CHARACTERS ON COVERS
Boy, I love the Science Fiction And Fantasy Facebook thread! The people there give me a wealth of inspiration.
Recently, someone started a thread and asked how people felt about having characters versus scenes (or other designs) on their book covers. In this context, they were referring to mainly fantasy and science fiction. I think that particular author is fantasy, if I remember correctly.
I’ve talked about covers before, how important they are, how I personally feel about them, and how they can influence your book sales.
Now, let’s look at both sides of the coin.
BOOK COVERS WITH CHARACTERS
A great artist may be able to bring your character to life. If your main character is very good looking, or is an alien creature or fantastical beast, that image fills in the blanks for the reader. They see that image on the cover and picture him, her or it throughout the story. If, the rest of the artwork accompanying the image fits with that image, you may have a flashy cover that gives the reader a vivid idea of a particular scene in the story. That can be a great way to sell a book.
Ninety-nine percent of the time, not only does the character on the cover not look anything like the main character, but the scene depicted has nothing to do with any scene in the story! Let me repeat that. Ninety-nine percent of the time, not only does the character on the cover not look anything like the main character, but the scene depicted has nothing to do with any scene in the story!
It’s a well-known fact that publishers give their work over to cover artists and it’s up to these artists to “interpret” the story and come up with a cover. So, the artist does just that. They “interpret” their impression of something in the story, which hardly ever corresponds to an actual event in said story. That includes the actual main character. It is usually a composite at best.
The author rarely, if at all, has any input whatsoever, even if given “token” input.
Therefore, though the artwork may be super fantastic, it rarely has anything to do with the actual story. It might be “close enough for guv’mint work,” but if the reader gets the impression that that cover depicts an actual scene in the book, they may read and read and read, searching for that particular scene, only to be disappointed.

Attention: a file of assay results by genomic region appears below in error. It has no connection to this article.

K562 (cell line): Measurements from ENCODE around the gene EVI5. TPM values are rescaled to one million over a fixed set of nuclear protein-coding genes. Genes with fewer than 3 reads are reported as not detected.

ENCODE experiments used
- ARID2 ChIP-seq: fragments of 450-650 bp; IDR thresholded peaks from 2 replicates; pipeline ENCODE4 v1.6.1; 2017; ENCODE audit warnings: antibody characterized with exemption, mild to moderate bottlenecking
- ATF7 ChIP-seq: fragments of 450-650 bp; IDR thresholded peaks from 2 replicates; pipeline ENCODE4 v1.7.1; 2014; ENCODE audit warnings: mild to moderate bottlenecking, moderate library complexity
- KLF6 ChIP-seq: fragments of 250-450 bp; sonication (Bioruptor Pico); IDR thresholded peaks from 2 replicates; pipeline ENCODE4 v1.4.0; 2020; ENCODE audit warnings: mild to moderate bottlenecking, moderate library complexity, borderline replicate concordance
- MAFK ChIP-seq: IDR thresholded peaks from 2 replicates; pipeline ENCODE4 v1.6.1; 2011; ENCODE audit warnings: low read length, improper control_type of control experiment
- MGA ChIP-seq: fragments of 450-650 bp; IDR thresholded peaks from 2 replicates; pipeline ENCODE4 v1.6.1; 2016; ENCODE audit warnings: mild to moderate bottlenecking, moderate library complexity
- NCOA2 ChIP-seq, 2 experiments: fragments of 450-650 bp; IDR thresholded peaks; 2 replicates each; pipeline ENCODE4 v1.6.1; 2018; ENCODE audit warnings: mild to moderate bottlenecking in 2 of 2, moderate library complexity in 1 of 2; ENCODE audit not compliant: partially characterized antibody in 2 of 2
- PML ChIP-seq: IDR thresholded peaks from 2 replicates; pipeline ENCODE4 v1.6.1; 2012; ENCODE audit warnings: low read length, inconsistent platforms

How do I know this?
Because I’ve done it countless times! I’ve seen a cover, read the book and come away disappointed.
What about self-published authors? Do they have more control over their artwork?
That’s an interesting question because maybe they do. However, in this case, since they have to fork out all the cash themselves, they have more of a budget and as a result, many many self-published works have a bad rep for less than stellar covers.
Do you want your reader to get the picture of a heroine that looks like Marty Feldman who’s supposed to be a female warrior out of their mind?
WHY FORCE AN IMAGE?
Now, for the other part of the bad, why force an image on your readers? Why force them to see any of your characters as anything other than what you paint as words? If you use words, give them just enough to guide them along. Then, let them fill in their own blanks. Even if you give them minute details, a lot of readers are going to lose interest and fill in their own blanks, anyway. If you force them into some image on the cover, whether good or bad, you take away that freedom.